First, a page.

Kenya Breweries Limited v Miruka (Civil Appeal 59 (E005) of 2020)  KEHC 1376 (KLR) (23 February 2023) (Judgment)
Neutral citation:  KEHC 1376 (KLR)
Republic of Kenya
Civil Appeal 59 (E005) of 2020
CW Githua, J
February 23, 2023
Kenya Breweries Limited
Erick Morema Miruka
(An appeal against the judgment of Hon. N. Shiundu Lutta (C.M.) in Kisii CMCC NO.717 of 2018 dated 31.8.2020)
1.This appeal arises from the judgment and decree of the lower court in Kisii CMCC No 717 of 2018 in which the respondent was the plaintiff while the appellant was the defendant.
2.According to the plaint filed on December 3, 2018, the respondent sued the appellant seeking general and special damages as a result of personal injuries sustained in a road traffic accident on or about October 17, 2018. It is alleged that the accident involved him and the appellant’s motor vehicle Registration No KCR 785 Z - Ford pick Up (the subject vehicle).
3.The Respondent further alleged that the accident was caused by the appellant or its driver or servants negligence and that therefore the appellant was vicariously liable to compensate him for the pain and suffering he endured following the injuries sustained in the accident and the resultant financial loss which he claimed as special damages.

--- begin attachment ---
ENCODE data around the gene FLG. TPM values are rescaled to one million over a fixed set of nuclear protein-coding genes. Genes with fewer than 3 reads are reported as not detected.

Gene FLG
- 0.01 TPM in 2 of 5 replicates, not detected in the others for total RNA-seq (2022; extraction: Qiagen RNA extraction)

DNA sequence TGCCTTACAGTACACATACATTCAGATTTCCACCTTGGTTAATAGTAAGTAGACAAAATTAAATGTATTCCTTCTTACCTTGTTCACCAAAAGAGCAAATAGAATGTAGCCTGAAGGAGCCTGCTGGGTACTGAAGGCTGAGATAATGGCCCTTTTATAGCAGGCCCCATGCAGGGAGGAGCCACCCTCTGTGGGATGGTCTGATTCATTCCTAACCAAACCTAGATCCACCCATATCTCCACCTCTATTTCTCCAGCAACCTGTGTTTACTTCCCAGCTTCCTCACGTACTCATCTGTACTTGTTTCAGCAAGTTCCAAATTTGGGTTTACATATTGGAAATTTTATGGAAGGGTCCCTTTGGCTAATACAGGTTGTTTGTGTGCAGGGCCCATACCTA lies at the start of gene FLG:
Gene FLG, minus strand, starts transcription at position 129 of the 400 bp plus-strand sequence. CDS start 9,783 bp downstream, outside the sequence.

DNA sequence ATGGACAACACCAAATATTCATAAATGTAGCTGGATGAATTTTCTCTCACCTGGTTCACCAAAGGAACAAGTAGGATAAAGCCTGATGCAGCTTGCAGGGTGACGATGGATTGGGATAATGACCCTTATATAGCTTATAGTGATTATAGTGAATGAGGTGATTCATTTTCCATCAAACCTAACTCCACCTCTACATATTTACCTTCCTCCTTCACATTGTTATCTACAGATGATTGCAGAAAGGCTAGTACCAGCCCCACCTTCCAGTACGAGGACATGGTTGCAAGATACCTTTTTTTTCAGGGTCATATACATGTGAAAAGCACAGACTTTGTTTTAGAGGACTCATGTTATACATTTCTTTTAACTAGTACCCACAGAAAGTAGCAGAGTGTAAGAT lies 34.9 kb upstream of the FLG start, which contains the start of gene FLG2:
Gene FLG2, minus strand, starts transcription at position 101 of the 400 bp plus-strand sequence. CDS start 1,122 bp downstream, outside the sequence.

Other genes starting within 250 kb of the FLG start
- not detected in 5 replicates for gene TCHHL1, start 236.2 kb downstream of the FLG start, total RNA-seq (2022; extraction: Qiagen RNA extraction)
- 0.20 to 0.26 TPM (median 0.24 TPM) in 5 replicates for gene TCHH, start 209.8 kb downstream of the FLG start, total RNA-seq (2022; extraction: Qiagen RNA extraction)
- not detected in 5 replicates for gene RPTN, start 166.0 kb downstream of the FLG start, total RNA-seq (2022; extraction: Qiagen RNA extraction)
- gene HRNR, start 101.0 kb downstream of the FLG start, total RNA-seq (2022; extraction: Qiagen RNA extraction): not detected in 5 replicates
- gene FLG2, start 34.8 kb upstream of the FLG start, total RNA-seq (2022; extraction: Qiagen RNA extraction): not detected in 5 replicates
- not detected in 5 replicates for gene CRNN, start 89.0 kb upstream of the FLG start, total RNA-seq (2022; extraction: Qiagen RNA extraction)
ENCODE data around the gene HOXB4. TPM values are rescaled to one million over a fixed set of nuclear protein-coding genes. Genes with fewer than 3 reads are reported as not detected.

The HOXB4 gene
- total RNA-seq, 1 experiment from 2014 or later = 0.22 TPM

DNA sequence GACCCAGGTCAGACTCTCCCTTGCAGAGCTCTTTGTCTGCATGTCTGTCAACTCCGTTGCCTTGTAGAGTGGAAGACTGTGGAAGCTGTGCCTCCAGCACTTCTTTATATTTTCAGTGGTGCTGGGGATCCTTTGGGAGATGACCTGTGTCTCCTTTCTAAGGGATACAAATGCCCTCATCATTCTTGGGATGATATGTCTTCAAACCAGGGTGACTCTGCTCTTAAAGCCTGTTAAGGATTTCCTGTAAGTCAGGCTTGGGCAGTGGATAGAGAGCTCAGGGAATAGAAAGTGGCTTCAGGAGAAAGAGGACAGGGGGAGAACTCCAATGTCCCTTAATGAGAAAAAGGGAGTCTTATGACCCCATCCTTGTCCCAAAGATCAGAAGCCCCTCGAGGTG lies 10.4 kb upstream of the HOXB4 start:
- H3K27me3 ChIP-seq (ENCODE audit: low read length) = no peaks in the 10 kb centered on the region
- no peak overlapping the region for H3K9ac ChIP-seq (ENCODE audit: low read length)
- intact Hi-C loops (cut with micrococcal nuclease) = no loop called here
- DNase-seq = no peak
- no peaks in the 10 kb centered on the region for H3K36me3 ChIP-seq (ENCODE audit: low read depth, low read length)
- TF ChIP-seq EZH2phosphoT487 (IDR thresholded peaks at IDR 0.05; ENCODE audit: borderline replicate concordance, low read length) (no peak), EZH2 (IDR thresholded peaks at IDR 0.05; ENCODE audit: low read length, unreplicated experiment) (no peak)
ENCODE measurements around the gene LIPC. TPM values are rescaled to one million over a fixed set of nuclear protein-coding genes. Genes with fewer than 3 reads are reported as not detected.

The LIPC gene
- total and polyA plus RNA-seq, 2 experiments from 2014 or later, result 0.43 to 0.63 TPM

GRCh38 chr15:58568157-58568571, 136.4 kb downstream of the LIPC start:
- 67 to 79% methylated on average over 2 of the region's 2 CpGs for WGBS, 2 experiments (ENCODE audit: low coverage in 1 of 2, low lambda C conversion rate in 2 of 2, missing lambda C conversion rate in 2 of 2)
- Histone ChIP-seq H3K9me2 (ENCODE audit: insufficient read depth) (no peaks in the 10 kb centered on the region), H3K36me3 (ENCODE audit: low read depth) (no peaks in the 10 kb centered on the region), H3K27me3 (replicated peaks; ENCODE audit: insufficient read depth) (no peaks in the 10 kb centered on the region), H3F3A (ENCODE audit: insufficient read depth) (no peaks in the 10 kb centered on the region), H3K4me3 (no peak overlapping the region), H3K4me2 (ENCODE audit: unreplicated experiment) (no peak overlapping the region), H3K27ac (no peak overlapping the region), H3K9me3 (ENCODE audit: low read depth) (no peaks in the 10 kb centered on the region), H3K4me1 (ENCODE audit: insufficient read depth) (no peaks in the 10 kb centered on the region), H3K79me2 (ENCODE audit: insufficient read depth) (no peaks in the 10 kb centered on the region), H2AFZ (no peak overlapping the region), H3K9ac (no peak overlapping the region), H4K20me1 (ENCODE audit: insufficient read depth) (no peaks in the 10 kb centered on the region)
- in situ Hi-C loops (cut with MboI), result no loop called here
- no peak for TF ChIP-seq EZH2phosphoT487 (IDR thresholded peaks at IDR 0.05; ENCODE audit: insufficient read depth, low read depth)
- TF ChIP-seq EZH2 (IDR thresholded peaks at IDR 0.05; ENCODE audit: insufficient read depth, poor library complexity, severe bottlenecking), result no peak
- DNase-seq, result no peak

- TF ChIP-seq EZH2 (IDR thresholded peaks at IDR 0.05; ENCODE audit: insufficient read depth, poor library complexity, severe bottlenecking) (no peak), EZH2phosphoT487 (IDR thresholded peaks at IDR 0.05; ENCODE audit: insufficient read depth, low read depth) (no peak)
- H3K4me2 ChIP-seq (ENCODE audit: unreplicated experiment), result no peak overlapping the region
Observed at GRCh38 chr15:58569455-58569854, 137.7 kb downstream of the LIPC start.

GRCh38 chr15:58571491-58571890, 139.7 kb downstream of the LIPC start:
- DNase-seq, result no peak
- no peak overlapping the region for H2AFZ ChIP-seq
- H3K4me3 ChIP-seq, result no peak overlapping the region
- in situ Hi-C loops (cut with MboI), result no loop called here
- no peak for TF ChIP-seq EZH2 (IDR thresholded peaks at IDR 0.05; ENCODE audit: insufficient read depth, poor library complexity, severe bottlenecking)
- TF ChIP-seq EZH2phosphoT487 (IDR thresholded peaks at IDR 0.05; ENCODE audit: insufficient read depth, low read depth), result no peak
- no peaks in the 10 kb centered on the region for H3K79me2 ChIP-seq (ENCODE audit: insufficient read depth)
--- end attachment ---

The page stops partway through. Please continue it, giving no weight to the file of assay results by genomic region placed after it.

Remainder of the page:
4.Upon being served with the plaint, the appellant filed a statement in defence dated January 17, 2019 denying all allegations contained in the plaint and put the respondent to strict proof thereof. In addition, the appellant blamed the respondent for the accident claiming that it was caused by his negligence as particularized in paragraph 4 of the statement in defence.
5.After a full trial, the learned trial magistrate entered judgment on liability in the ratio of 20:80 in favour of the respondent against the appellant and awarded the respondent general damages in the sum of Ksh 1,200,000 and special damages amounting to Ksh 108,600.
6.The appellant was aggrieved by the trial court’s finding on both liability and quantum hence this appeal. In the grounds encapsulated in the memorandum of appeal filed on April 25, 2022, the appellant complained that the learned trial magistrate erred in law and fact by disregarding the appellant’s evidence on the issue of liability and failing to judiciously analyse all the evidence on record thereby rendering a decision on liability which was not well reasoned. The appellant also faulted the trial court for ignoring the medical evidence adduced by the appellant thereby arriving at an award which was manifestly excessive and which represented an erroneous estimate of the damage suffered by the respondent.
7.In compliance with directions of the court issued on June 2, 2022, the appeal was prosecuted by way of written submissions. The firm of Morara Apiemi & Nyangito Advocates filed submissions on behalf of the appellant on September 29, 2022 while those of the respondent were filed by MS TO Nyangosi & Company Advocates.